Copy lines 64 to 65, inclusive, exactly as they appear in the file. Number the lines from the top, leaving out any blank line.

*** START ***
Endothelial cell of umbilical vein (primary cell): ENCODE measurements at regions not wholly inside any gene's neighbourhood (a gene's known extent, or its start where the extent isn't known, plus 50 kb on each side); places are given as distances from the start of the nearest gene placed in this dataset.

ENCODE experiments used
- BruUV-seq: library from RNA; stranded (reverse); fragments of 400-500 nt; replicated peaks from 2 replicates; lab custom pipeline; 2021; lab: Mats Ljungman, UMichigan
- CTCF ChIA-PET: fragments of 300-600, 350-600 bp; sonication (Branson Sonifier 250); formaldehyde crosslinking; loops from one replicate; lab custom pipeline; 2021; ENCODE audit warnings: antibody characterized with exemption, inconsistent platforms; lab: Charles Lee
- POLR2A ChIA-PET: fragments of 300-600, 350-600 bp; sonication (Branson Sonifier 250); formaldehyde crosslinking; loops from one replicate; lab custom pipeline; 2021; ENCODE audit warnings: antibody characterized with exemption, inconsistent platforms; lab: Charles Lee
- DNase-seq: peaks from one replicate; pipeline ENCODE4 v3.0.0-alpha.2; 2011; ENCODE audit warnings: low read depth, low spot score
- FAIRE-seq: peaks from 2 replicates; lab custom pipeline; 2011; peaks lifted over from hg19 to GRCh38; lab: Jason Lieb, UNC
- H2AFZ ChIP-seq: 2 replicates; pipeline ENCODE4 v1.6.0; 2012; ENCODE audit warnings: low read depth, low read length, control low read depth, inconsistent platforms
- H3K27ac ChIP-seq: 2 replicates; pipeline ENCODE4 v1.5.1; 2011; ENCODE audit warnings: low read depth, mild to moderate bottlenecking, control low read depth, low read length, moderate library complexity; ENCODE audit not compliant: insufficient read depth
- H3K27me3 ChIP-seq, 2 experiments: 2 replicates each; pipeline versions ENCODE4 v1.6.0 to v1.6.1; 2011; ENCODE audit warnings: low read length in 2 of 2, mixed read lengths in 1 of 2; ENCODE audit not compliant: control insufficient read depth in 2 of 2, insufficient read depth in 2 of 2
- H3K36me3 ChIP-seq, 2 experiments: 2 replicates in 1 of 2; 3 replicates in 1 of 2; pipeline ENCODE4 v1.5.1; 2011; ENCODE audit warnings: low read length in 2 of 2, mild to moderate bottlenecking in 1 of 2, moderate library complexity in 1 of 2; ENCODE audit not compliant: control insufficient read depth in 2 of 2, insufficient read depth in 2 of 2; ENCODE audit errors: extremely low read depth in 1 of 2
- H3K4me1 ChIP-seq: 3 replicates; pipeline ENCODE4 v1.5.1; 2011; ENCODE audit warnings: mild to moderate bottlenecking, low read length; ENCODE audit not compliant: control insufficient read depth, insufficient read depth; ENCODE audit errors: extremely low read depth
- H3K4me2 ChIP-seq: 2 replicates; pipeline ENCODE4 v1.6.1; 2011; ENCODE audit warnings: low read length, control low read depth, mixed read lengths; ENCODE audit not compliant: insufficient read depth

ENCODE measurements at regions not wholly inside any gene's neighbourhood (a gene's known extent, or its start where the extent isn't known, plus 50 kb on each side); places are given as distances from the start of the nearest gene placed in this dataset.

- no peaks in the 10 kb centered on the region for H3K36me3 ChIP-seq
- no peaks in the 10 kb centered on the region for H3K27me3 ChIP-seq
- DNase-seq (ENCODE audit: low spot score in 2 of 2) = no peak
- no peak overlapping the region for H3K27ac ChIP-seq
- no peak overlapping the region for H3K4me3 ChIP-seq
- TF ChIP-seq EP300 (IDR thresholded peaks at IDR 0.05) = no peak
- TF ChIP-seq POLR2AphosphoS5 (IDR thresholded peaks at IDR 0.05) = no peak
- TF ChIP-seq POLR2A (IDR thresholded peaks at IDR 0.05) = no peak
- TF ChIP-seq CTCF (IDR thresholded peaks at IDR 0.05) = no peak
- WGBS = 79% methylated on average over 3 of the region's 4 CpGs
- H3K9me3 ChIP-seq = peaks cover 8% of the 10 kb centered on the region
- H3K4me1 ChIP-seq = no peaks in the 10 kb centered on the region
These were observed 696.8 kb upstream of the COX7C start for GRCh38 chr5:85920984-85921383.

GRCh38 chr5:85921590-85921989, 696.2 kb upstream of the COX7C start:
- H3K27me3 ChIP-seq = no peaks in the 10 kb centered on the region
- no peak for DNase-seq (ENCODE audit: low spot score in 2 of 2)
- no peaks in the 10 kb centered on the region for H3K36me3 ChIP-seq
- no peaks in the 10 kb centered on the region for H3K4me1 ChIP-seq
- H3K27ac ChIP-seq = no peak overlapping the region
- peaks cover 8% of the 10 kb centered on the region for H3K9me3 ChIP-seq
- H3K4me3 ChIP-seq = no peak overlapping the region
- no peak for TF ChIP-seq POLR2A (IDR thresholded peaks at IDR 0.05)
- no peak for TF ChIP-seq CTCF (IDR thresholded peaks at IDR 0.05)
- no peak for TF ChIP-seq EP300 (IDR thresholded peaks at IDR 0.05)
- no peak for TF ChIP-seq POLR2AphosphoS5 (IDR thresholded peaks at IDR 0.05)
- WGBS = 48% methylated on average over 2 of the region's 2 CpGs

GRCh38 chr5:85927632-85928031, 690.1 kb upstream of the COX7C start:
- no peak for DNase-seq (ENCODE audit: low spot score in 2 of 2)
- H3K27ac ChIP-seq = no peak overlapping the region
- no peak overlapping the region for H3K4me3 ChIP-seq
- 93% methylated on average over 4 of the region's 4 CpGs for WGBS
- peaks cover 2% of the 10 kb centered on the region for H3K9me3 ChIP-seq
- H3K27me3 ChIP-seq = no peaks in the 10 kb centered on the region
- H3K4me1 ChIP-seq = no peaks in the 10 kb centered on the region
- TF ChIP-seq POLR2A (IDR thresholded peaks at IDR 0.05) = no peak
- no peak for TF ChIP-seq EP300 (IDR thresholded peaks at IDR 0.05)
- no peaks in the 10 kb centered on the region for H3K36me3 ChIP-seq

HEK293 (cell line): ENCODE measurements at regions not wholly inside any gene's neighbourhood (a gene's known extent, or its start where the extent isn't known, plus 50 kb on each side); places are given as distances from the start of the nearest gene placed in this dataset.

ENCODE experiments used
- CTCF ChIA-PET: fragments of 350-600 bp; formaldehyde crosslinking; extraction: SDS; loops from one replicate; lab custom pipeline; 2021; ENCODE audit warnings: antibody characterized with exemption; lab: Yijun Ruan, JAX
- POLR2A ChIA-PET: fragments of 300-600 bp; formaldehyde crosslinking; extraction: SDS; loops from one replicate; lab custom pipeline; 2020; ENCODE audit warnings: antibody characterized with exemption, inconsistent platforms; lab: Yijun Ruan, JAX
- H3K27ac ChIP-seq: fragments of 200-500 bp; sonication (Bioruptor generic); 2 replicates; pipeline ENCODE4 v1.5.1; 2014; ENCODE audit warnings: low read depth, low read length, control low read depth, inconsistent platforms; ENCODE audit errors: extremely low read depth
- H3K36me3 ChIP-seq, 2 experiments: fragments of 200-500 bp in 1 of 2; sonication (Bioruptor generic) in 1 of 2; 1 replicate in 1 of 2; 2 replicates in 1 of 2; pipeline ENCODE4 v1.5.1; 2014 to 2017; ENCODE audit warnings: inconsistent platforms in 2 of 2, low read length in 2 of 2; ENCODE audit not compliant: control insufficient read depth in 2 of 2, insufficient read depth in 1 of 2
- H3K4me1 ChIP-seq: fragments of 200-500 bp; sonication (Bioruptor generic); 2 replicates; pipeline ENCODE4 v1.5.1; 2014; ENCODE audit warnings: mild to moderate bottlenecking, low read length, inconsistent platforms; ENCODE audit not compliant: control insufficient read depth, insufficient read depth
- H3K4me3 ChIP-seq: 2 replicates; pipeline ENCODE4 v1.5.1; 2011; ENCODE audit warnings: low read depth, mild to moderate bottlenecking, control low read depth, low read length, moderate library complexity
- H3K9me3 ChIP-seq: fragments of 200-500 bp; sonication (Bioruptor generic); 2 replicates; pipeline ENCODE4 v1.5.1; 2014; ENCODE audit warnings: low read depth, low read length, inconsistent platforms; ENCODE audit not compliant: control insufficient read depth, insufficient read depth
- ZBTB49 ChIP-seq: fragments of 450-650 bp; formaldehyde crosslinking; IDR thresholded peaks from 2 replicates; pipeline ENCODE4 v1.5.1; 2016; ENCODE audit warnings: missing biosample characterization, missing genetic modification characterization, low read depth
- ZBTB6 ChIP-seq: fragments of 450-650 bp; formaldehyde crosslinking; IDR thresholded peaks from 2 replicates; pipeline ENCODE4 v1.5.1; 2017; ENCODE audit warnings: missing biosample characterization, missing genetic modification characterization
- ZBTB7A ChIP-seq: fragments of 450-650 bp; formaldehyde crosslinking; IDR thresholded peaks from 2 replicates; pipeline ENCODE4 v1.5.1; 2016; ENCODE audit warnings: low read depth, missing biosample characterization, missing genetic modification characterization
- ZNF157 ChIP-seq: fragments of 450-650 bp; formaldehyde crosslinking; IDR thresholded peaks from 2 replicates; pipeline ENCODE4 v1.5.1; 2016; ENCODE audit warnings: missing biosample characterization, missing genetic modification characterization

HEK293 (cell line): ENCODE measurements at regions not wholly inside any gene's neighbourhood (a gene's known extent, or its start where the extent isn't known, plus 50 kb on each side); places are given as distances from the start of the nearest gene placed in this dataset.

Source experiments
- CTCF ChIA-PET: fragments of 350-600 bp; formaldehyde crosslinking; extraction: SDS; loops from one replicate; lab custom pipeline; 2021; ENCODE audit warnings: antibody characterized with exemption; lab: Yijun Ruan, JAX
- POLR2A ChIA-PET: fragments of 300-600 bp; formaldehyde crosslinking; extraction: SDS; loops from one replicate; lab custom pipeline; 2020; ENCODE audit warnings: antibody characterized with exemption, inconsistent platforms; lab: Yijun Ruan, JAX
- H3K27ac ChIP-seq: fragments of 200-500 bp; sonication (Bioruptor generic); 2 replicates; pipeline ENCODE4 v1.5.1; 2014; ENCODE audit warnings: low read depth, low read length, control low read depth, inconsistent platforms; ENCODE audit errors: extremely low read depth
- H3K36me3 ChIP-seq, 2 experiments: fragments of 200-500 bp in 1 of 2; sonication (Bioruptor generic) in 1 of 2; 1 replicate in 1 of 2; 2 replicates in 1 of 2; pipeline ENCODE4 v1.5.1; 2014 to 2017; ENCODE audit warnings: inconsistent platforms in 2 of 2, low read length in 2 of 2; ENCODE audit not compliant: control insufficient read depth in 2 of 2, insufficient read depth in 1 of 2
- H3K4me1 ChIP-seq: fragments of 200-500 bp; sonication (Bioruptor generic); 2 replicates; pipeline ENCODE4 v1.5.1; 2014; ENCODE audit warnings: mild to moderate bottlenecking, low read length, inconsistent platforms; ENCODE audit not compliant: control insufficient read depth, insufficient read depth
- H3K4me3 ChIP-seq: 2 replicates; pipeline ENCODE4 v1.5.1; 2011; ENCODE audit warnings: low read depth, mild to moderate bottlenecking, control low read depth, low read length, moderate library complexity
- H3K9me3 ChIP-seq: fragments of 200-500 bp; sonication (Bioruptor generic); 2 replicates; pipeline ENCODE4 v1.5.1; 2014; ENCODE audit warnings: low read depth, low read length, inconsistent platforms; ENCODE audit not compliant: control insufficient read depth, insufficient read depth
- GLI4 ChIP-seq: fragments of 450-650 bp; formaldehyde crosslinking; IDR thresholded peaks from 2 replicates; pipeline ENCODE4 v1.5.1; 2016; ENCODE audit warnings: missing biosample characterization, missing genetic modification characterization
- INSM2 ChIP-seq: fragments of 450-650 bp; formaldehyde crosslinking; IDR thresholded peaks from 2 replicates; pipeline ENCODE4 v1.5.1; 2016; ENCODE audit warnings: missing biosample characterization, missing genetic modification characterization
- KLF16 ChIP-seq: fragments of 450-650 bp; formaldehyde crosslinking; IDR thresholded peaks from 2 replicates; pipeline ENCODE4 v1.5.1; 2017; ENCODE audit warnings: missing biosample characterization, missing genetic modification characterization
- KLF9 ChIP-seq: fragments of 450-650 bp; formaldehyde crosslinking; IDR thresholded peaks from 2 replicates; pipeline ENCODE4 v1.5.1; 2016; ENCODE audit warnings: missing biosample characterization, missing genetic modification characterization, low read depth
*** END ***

- ZNF157 ChIP-seq: fragments of 450-650 bp; formaldehyde crosslinking; IDR thresholded peaks from 2 replicates; pipeline ENCODE4 v1.5.1; 2016; ENCODE audit warnings: missing biosample characterization, missing genetic modification characterization

HEK293 (cell line): ENCODE measurements at regions not wholly inside any gene's neighbourhood (a gene's known extent, or its start where the extent isn't known, plus 50 kb on each side); places are given as distances from the start of the nearest gene placed in this dataset.